Shot! The Specials live at the Brighton Centre
After a year-and-a-half Covid-induced absence, live music was finally back at the Brighton Centre. But following such a sustained hiatus, could The Specials live up to their name?
This was always going to be a special night. Not only was it the first full-capacity gig at the Brighton Centre for 18 months, but it was also my first gig since shooting The Script at the same venue back in February 2020, my longest time without going to a live show in over ten years.
Walking up to the venue, there were queues to get in and touts offering to “buy any spares” for the sold out show. Once inside, it was like stepping back in time, not just pre-pandemic, but several decades earlier. The superannuated audience mainly consisted of balding men, with few under 40s, not surprising when they’ve come to see a band who had celebrated their 40th anniversary two years earlier.
At the stroke of eight, two hours after the doors had opened, things got underway with Pete Williams. Pete who? you may be asking as I did myself. It turns out Williams was once a member of Dexy’s Midnight Runners.Come on, you must remember them! The epitome of a passed his sell-by-date pub singer, you can only assume he was chosen to keep the bars busy. And they were heaving like I’ve never seen before. If this wasn’t a record night for booze sales, I’d be surprised.
“I like to venture into town, I like to get a few drinks down. The floor is packed, the bar is full.”
Lyrics from Friday Night, Saturday Morning
With the audience well-oiled, The Specials took to the stage. Last time I saw them, on their Encore tour of 2019, they put on a great show at the much smaller Brighton Dome, playing in front of a series of protest banners created by founder member and bassist turned artist, Horace Panter. This time, despite the imminent release of a new album of protest song covers recorded during lockdown, the placards were nowhere to be seen and the band were backed by the now perfunctory floor to ceiling video screen.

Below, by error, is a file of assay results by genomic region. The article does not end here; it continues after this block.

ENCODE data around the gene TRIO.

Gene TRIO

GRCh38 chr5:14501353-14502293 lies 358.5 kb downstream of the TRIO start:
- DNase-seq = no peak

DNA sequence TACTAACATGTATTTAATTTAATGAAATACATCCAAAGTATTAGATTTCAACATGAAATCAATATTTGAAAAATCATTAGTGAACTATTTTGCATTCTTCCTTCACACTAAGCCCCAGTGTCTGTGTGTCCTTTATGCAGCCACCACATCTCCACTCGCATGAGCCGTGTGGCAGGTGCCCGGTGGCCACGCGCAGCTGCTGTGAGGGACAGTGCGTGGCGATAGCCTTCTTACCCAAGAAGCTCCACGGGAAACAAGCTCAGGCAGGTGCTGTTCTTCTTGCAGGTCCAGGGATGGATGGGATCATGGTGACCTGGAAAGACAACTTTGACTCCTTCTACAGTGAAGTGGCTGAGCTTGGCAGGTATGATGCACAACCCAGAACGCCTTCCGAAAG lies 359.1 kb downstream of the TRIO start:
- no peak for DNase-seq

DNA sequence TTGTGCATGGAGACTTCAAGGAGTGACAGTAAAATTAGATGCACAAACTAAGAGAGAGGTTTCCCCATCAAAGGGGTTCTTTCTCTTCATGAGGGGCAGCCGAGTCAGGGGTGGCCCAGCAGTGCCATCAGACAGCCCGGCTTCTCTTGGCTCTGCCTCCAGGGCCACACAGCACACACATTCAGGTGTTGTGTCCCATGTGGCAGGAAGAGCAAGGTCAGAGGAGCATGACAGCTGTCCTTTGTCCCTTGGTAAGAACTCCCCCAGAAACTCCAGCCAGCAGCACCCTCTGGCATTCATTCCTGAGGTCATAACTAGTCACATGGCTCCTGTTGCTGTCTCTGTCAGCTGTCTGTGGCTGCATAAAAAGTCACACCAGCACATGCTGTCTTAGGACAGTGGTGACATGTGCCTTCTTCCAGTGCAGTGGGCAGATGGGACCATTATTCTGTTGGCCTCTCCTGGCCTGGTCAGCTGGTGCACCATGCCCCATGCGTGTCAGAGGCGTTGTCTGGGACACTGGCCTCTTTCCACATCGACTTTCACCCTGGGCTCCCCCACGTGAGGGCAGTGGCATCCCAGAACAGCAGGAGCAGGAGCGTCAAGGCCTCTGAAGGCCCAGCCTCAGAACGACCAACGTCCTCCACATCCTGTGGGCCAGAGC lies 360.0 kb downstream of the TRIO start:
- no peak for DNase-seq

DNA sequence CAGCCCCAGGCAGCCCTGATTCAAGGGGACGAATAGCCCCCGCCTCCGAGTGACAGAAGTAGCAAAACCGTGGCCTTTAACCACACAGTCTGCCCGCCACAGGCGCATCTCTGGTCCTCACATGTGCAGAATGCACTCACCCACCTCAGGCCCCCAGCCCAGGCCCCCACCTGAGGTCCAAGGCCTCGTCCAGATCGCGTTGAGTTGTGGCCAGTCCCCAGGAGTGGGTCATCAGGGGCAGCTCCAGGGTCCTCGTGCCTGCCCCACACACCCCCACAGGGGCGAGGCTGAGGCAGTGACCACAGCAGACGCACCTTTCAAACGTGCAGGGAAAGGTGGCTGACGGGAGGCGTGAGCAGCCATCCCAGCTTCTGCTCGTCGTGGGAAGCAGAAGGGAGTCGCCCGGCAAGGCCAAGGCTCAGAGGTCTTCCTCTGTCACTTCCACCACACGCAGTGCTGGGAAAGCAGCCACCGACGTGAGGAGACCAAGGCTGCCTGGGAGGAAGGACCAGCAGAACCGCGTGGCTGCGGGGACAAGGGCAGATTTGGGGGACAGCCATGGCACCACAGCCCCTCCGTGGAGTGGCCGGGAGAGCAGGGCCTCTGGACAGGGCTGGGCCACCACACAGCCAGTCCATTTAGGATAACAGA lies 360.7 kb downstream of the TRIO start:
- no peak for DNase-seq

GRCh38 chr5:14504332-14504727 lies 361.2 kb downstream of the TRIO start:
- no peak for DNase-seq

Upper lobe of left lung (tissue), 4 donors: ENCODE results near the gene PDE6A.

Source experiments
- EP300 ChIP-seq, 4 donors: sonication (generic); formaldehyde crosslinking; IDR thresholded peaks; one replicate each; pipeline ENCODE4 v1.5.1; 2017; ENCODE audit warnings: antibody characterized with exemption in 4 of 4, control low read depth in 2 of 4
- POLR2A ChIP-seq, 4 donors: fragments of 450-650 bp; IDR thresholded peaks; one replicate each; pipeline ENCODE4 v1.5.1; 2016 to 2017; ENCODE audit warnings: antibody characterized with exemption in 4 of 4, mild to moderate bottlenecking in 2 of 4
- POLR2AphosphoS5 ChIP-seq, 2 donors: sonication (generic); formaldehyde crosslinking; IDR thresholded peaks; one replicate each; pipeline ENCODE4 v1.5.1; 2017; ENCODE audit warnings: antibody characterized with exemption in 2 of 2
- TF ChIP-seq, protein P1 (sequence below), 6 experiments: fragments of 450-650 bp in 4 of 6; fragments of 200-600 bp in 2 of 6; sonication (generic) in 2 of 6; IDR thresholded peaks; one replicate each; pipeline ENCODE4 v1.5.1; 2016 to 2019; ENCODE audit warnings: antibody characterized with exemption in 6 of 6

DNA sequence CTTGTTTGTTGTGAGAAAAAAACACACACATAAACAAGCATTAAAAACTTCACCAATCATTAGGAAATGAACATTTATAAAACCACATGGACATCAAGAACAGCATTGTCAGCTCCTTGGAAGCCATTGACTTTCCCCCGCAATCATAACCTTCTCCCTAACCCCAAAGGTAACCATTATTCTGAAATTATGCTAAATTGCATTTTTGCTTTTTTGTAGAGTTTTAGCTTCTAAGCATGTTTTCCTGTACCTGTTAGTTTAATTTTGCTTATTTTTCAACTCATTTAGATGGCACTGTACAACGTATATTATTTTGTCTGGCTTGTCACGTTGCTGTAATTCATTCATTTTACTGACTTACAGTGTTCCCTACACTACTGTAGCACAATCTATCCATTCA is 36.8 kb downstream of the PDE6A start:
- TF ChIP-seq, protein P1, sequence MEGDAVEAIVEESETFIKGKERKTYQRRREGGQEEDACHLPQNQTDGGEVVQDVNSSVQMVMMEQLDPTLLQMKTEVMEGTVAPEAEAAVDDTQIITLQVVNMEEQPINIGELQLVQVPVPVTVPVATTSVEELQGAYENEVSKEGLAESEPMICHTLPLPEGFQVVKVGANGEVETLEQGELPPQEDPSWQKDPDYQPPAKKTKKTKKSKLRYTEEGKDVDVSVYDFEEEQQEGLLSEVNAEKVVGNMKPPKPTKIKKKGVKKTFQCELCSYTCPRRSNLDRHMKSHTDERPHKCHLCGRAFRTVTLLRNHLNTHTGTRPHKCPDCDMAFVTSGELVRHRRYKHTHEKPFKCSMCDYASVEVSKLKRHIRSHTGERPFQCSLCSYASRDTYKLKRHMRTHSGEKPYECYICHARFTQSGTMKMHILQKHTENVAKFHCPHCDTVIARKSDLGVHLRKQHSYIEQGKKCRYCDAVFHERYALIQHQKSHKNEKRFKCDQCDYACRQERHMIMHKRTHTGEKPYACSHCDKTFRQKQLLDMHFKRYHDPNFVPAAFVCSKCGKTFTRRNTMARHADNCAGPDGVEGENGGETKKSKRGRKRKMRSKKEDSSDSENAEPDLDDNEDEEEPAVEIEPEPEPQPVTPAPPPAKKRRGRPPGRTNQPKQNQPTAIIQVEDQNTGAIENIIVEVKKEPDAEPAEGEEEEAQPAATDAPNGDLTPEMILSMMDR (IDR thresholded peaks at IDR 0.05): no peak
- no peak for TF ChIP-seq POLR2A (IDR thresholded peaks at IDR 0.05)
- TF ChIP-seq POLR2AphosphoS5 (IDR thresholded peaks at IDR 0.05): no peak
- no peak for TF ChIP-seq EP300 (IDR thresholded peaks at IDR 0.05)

Those expecting interesting visuals would have been disappointed. Indeed, they would have witnessed the most uninspiring use of a video screen one could imagine. All it did was provide a solid colour backdrop, there were no graphics, no images, not even a logo. Together with some of the most pedestrian lighting I’ve seen in a long time, you had to wonder why so little effort was put into the presentation. It begged the question: Is it minimalism or just minimal effort? Judging by the languid nature of much of their live performance, the answer would appear to be the latter.
With that being said, this was The Specials, one of the most influential and important of all British bands, the band behind the haunting Ghost Town, one of the all-time classic songs. But it was released over 40 years ago, making them a bonafide heritage act.
Giving his opinion on bands who still play together after decades on the scene, former Led Zeppelin frontman, Robert Plant said this week that not only do they look “sadly decrepit”, but also those that are still doing it are “hanging onto a life raft”.
These days there may only be three original members onstage, but when one of them is lead singer Terry Hall, The Specials will always sound authentic. Indeed, Hall himself sounded on point, his dour vocals as distinctive as ever.
Yet as important as he is to the band, Hall is the antithesis of a front man. He looks as if he’d rather be anywhere but onstage and whenever he sings, it’s invariably with his eyes shut and his hands clenching the microphone close to his face. Predictably, one of the few times he spoke, it was in favour of lockdowns, saying how he really enjoyed the lockdown, as it meant he could sit on his arse, and not have to do anything or see anyone.
Judging by his appearance, it looked as if he’d just rolled out of bed, his stubbled puffy face, did him no favours and his crumpled grey striped shirt, could well have been a pyjama top. Despite the lack of sartorial elegance, it was the deadpan “man in grey” who made all the difference. As far as I’m concerned, Terry Hall’s voice has always been what makes The Specials live up to their name.
The band’s ten-piece line-up was also a little different from their last tour. This time they featured young backing singer Hannah Marsden who goes by the stage name of Hannah Hu.